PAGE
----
About The Artist
Vernon Elmer Reed was born in the town of Minden, NE which is just south of Kearney. His parents were Simon Peter and Mary Elizabeth (Powell) Reed. The family moved to a farm four miles southwest of Wichita by 1910. Simon died on September 18, 1902 from stomach cancer. Vernon had 3 brothers and a sister.
Around the age of 20, the 1920 U. S. Census shows him working in a Dry Goods Store and was living with his mom.
On December 26, 1921, Vernon married the former Lorena Bainum in Wichita at her parent's home. Both newlyweds were graduates of the dramatic art department of the Wichita College of Dramatic Art and took part in major plays while in college. An article of the marriage indicated the couple had plans to open a dramatic art school nearby in the spring. Vernon was working with the Spines Clothing Company at the time they were married. They had two children, Patricia and Tommy.
Vernon got into the radio business the following year. He was part of a broadcast on December 18, 1922 over radio station WAAP in Wichita. This was one of the earliest stations in the country. It was owned by the United Electric Co. Wilbur Cooper Jr. was manager and announcer. George E. Marshall was listed as the operator. The station's musical entertainment was arranged by The Wichita Eagle and The Innes-Cosgrove Music Co. The broadcasts took place from the Innes-Cosgrove Edison Shop on 407 East Douglas Avenue in Wichita. The program began at 9:00 pm.
The list of entertainment show some familiar names associated with KFH that were working together long before the Barn Dance shows went on the air. The orchestra that night included:
A "duologue" featured Mr. and Mrs. Victor Hawkins doing "He Tried To Tell His Wife." Later in the program the orchestra featured Vernon Reed and Guy Richmond doing "Carry Me Back To Old Virginny."
In 1923, he was the star of a four act play called "Clarence" by Booth Tarkington. It was being presented by the Senior players of the Wichita College of Music and Dramatic Art. Miss Alice Campbell was directing the effort. It was to be held March 17, 1923 at the Crawford Theatre. Even at the age of 24, he was gaining a reputation as the article states: "The play is admirably cast with Vernon Reed, who needs no introduction to Wichita audiences in the title role, ably supported by Victor Hawkins as Mr. Wheeler, the tired business man ... Genevieve Hawkins as Violet Pinney, governess.
His wife was also involved in the 1920's entertainment scene. As part of the expression department of the Wichita College of Music and Dramatic Art, she presented four members of her adult class in recital at the Philharmony Hall in May 1924. In May of 1925, she had some of her younger pupils do a recital at the college auditorium consisting of readings, dances and solo and two piano numbers.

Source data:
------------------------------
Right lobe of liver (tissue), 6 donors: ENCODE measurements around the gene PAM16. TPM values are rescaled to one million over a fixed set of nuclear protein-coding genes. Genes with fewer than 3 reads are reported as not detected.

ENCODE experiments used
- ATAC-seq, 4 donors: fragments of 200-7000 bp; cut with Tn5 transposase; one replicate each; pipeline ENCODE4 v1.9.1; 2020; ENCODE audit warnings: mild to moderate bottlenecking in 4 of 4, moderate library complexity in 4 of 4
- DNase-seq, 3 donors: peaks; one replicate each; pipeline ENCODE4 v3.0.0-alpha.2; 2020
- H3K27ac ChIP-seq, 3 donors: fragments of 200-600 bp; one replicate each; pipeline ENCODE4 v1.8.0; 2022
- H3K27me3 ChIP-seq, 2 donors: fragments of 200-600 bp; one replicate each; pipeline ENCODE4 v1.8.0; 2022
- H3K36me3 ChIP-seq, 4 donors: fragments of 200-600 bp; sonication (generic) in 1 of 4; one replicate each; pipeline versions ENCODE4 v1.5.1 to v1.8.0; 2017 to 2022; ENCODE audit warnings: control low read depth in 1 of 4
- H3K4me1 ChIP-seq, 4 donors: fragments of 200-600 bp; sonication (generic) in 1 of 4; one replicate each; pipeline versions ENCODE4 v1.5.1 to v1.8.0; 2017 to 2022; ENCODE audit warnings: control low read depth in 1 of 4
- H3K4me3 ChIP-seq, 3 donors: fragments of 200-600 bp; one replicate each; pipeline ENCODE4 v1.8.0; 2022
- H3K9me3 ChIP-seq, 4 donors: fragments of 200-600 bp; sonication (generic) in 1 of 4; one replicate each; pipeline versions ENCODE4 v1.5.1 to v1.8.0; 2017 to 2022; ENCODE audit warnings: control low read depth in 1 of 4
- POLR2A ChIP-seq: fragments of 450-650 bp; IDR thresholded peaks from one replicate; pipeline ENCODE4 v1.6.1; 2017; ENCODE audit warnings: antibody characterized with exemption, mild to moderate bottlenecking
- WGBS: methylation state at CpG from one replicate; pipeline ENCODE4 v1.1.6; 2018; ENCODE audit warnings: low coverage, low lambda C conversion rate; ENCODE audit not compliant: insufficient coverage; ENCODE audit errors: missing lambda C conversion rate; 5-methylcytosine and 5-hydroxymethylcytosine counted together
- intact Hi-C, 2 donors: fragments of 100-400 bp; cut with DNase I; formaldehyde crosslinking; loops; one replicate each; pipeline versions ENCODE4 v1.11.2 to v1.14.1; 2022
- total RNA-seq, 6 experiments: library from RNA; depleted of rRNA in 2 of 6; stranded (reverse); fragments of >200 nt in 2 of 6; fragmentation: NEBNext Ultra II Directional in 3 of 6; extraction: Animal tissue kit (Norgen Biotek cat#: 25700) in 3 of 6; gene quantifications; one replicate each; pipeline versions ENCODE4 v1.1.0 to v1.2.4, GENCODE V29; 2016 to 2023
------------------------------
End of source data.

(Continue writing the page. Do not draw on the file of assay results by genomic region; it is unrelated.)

Later in June 1925, she had a number of her students give a final recital at the college auditorium. This time, there would be varied readings, costumed dances, and a short sketch, "A Quiet Evening At Home." It was her last recital as she was going to take on similar work in Arkansas City.
Vernon attended the first annual banquet for Atwater Kent radio dealers in southern Kansas in August 1925. Harrison Albright pitched radio as a 'home affair.' A person could "...relax at home and it was not necessary to go out and seek entertainment. or go to different amusement places nightly."
Vernon and his wife Lorena took part in a program put on by the Saturday Afternoon Musical Club. A variety of entertainment was provided. The Reed's were part of the play "Ropes" that was put on by the group "The Prairie Players". Vernon played the part of Paul Whalen, the keeper of a lighthouse and his wife, Lorena took on the role of Jen Whalen, the wife of Paul. It was a one act play. The story line of the play was that the lighthouse keeper was blind.
In 1928, Vernon gained some notoriety because he was the last person to register to vote in October 1928. He had a good reason for being late. A child was born to Vernon and Lorena that evening (their son Tommy).
From the studios of KFH, the then Wichita Eagle and Hotel Lassen station, the Seth Parker singin' school was the latest programming innovation for the station. Vernon was in the role of Seth. Others on the program were "Ma" played by Sue Webb Fulton. Lucille Taylor, Francis Diers, Kenneth Gascoigne and Myrtle McGaugh were other cast members. "The material was both new and humorous and the songs were well done. It's a nice feature."
The character of Seth Parker caught on and led to personal appearances 'in character.' He spoke at the morning meeting of the Young People's department of the College Hill Methodist Church on Sunday, March 30, 1930 and he did so 'in costume.'
The Seth Parker program was unique at the time. The program on KFH was a local presentation but other stations had their own version. The script for the show was written by Phillips Lloyd of New York .On Tuesday evenings at 7:00 pm, the KFH studios included the show's cast - Vernon Reed as Seth; Mrs. Harry Conney (Soprano), Sue Fulton (contralto), Frances Diers (tenor) and A. D. Otto (baritone) making up the quartet. Speaking parts were Sue Fulton, Ma and Lizzie, Frances Diers, Laugh Pettingalte and Dan Hosmer, captain.